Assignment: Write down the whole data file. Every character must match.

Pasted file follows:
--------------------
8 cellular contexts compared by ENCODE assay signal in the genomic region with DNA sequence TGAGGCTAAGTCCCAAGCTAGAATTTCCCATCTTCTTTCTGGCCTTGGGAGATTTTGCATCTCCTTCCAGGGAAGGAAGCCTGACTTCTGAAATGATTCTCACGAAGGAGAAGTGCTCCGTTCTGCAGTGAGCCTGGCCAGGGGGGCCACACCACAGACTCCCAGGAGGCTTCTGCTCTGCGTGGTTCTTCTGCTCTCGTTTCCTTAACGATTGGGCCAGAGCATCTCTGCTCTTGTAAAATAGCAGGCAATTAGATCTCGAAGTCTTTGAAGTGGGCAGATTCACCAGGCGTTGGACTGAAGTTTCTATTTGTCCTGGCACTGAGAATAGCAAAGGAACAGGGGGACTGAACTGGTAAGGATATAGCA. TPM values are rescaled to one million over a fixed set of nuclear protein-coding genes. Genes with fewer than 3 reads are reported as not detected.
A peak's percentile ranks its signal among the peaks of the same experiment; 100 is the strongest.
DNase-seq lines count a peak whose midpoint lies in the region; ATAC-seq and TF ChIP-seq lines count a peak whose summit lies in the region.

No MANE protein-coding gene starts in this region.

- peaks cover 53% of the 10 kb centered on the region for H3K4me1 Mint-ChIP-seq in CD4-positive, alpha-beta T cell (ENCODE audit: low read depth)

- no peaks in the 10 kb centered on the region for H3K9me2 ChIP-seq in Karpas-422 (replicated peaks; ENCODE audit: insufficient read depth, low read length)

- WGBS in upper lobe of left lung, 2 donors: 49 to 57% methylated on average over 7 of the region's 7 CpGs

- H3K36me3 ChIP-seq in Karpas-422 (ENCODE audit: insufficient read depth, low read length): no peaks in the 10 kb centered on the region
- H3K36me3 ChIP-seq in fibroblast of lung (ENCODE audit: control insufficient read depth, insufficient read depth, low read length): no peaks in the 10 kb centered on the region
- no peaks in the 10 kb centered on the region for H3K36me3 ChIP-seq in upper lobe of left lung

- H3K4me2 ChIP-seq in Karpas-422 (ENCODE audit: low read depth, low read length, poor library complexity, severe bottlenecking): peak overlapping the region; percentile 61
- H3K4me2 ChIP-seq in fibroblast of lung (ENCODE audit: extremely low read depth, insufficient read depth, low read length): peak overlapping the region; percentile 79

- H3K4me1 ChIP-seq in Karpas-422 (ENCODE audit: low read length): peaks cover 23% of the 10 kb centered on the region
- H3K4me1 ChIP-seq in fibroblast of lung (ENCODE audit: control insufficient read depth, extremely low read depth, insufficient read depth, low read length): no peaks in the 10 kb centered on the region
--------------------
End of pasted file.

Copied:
8 cellular contexts compared by ENCODE assay signal in the genomic region with DNA sequence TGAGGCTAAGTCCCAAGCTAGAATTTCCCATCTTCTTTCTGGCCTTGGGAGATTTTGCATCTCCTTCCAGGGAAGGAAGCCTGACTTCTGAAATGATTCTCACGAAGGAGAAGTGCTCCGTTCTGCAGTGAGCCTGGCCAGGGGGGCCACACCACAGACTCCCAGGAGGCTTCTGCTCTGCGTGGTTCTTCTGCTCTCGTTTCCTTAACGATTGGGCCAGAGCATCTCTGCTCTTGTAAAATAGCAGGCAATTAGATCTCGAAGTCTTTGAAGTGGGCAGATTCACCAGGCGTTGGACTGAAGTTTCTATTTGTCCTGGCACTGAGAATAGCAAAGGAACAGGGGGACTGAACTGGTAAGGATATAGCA. TPM values are rescaled to one million over a fixed set of nuclear protein-coding genes. Genes with fewer than 3 reads are reported as not detected.
A peak's percentile ranks its signal among the peaks of the same experiment; 100 is the strongest.
DNase-seq lines count a peak whose midpoint lies in the region; ATAC-seq and TF ChIP-seq lines count a peak whose summit lies in the region.

No MANE protein-coding gene starts in this region.

- peaks cover 53% of the 10 kb centered on the region for H3K4me1 Mint-ChIP-seq in CD4-positive, alpha-beta T cell (ENCODE audit: low read depth)

- no peaks in the 10 kb centered on the region for H3K9me2 ChIP-seq in Karpas-422 (replicated peaks; ENCODE audit: insufficient read depth, low read length)

- WGBS in upper lobe of left lung, 2 donors: 49 to 57% methylated on average over 7 of the region's 7 CpGs

- H3K36me3 ChIP-seq in Karpas-422 (ENCODE audit: insufficient read depth, low read length): no peaks in the 10 kb centered on the region
- H3K36me3 ChIP-seq in fibroblast of lung (ENCODE audit: control insufficient read depth, insufficient read depth, low read length): no peaks in the 10 kb centered on the region
- no peaks in the 10 kb centered on the region for H3K36me3 ChIP-seq in upper lobe of left lung

- H3K4me2 ChIP-seq in Karpas-422 (ENCODE audit: low read depth, low read length, poor library complexity, severe bottlenecking): peak overlapping the region; percentile 61
- H3K4me2 ChIP-seq in fibroblast of lung (ENCODE audit: extremely low read depth, insufficient read depth, low read length): peak overlapping the region; percentile 79

- H3K4me1 ChIP-seq in Karpas-422 (ENCODE audit: low read length): peaks cover 23% of the 10 kb centered on the region
- H3K4me1 ChIP-seq in fibroblast of lung (ENCODE audit: control insufficient read depth, extremely low read depth, insufficient read depth, low read length): no peaks in the 10 kb centered on the region